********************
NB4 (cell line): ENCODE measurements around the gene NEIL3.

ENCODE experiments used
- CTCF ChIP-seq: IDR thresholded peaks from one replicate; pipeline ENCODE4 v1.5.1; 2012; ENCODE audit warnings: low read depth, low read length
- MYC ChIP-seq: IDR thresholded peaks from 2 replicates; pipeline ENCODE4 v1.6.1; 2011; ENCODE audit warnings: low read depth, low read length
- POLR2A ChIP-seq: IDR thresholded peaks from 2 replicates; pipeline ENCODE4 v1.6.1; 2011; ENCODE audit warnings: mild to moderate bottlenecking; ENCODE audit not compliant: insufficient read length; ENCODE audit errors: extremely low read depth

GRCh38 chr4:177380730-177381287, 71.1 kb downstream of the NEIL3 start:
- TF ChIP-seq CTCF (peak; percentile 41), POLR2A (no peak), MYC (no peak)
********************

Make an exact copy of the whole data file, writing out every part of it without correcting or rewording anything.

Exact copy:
NB4 (cell line): ENCODE measurements around the gene NEIL3.

ENCODE experiments used
- CTCF ChIP-seq: IDR thresholded peaks from one replicate; pipeline ENCODE4 v1.5.1; 2012; ENCODE audit warnings: low read depth, low read length
- MYC ChIP-seq: IDR thresholded peaks from 2 replicates; pipeline ENCODE4 v1.6.1; 2011; ENCODE audit warnings: low read depth, low read length
- POLR2A ChIP-seq: IDR thresholded peaks from 2 replicates; pipeline ENCODE4 v1.6.1; 2011; ENCODE audit warnings: mild to moderate bottlenecking; ENCODE audit not compliant: insufficient read length; ENCODE audit errors: extremely low read depth

GRCh38 chr4:177380730-177381287, 71.1 kb downstream of the NEIL3 start:
- TF ChIP-seq CTCF (peak; percentile 41), POLR2A (no peak), MYC (no peak)